However, many aging members of the community do not have the same support or access to needed care as he has had and Louganis is working to raise awareness of the particular mental and physical health challenges that many in the community face as they age.
Dr. Matthew Hirschtritt, MD, a psychiatrist and researcher at Kaiser Permanente in Oakland, California, said one challenge that many older LGBTQ+ people are facing is a lack of social and familial supports that many of their straight and cisgender peers have.
They also face higher rates of housing and economic insecurity, compounded by discrimination that they have encountered most of their lives.
As a result, Hirschtritt, who is unaffiliated with the Aura Health partnership, explained that this can result in “higher levels of anxiety, isolation, depression.”
It’s something Louganis has made a focus of his current advocacy, especially when it comes to older members of the LGBTQ+ community who are also living with HIV.
“A lot of the older HIV community concerns are housing, healthcare, finance — there’s a lot of that, it’s a reality for them,” Louganis said.
In trying to find LGBTQ-inclusive mental health resources to deal with these many complex, often overwhelming, issues, Hirschtritt told Healthline that challenges of access and availability greatly vary from population to population within that greater LGBTQ+ umbrella.
For instance, someone with the financial means and resources to access the kinds of insurance coverage needed for many mental health services will have a vastly different experience than someone with limited resources and income.
Hirschtritt added that perhaps the “one silver lining” coming out of the COVID-19 pandemic was the increased infrastructure that made virtual care more possible for people who might not be in physical or geographic proximity to a provider.
It might bring them access to a provider “who either matches their needs or has a similar background to their own,” as long as they have access to the Internet, he said.
“That is something increasingly that is happening where maybe older adults — especially those who have intersecting identities [like an older trans person of color] may be able to connect with mental health providers who may be out of state, or much farther for them normally — now tend to have increased access by way of virtual care,” Hirschtritt added.
Louganis has also been open about his journey with substance use, explaining that in the past, he turned to using substances to “self-medicate.”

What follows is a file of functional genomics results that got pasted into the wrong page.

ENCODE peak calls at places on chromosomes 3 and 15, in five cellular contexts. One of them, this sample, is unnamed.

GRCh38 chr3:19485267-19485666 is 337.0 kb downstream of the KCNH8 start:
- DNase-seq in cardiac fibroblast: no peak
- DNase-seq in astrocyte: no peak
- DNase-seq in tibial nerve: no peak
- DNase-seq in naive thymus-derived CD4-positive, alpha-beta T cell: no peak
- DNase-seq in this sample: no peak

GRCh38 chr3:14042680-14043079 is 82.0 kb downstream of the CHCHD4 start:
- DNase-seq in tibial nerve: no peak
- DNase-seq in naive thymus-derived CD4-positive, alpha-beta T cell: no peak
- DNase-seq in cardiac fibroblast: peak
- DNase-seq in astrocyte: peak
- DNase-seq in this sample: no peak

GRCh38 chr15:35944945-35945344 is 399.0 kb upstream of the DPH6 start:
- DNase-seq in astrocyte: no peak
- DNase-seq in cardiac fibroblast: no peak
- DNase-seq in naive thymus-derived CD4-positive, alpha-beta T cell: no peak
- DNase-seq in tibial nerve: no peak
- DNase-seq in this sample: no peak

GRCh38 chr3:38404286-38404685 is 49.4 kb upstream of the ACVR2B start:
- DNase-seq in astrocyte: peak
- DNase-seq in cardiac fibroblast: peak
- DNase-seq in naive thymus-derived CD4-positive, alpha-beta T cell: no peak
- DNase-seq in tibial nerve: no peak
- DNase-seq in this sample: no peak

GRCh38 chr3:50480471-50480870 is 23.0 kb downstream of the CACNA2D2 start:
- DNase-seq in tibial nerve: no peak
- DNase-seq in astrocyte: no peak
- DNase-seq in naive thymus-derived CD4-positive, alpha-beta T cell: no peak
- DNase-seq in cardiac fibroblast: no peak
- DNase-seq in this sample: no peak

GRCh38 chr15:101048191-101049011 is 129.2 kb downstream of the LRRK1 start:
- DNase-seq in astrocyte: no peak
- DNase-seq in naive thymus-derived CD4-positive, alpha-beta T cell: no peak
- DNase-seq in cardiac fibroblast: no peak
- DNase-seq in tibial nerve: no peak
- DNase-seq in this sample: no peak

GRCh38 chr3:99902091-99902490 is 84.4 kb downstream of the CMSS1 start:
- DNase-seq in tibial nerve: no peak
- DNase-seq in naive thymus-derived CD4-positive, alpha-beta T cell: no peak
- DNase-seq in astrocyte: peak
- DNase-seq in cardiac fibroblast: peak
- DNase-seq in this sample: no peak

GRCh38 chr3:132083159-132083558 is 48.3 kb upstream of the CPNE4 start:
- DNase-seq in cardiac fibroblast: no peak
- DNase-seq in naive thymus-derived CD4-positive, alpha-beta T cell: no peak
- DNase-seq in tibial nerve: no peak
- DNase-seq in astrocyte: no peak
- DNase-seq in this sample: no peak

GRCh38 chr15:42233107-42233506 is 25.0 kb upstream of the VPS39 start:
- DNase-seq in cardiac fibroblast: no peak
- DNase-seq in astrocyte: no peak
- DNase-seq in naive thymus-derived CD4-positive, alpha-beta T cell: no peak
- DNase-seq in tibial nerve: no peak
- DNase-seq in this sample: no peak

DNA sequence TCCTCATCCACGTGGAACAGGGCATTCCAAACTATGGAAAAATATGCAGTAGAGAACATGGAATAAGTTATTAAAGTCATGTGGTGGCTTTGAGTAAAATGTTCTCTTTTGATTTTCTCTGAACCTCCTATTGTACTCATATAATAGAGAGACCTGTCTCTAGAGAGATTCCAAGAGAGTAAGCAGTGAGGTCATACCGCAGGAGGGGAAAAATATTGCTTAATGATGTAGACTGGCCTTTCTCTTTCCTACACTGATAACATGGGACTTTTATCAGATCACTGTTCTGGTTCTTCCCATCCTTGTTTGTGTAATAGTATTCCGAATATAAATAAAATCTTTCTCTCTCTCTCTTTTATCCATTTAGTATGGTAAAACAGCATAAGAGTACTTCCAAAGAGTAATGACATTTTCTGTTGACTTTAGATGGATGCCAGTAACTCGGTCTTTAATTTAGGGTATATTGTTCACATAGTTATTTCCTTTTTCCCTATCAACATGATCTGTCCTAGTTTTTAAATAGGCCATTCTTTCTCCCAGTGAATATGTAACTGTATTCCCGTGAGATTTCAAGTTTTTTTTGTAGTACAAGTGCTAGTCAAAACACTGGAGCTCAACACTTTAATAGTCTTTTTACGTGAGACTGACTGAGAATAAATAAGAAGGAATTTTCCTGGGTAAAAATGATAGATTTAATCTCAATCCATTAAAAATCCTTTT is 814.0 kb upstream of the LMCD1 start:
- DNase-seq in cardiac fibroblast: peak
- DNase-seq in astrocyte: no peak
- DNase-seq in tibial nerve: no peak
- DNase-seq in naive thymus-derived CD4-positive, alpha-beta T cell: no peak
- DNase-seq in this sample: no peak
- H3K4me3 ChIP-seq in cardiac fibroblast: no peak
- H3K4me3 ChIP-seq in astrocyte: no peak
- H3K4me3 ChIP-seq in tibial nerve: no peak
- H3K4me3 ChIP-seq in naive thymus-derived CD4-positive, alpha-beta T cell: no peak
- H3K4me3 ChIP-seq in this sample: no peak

In times when he was “in emotional pain” he would try to “deaden” those feelings by way of painkillers or alcohol. These outlets would only provide “temporary relief,” he stressed. The problems wouldn’t go away.
It’s another thing he has been reflecting a lot on, especially in light of the very recent global pandemic.
During COVID-19 lockdowns, Louganis said isolation increased for everyone.
People would “stay in ruts,” which has made it even harder to return to a sense of social normalcy that many of us have been reengaging with over the past few years. In many cases, this isolation would force people into some of the kinds of destructive cycles of “self-medication” that he used to fall into.
However, he said he’s learned this is another area where breathwork and visualization exercises can be helpful.
“I’m not super social myself, and so I challenge myself, and I always comment to myself that ‘I’m exercising my courage muscles,'” he said. “It’s important that you exercise those courage muscles and a lot of times how I am challenging myself is putting myself into social situations — and not that I have to be the life of the party and dancing on the bars on the tables — but just getting out there and meeting people and finding people with like interests and like values is a good thing.”
That might sound easier said than done for many people.
When it comes to those courage muscles, Louganis has been giving them a workout throughout his whole life. From adversity to success and every moment in between.
“For me…my process is that I write it on the calendar, [if I] get an invitation, I say ‘yes,’ write it on the calendar…and then I might have a chat with myself of ‘you got this’ positive affirmations, ‘it’s all going to be good,’ and really acknowledge and give myself credit for exercising my courage muscles,” he said.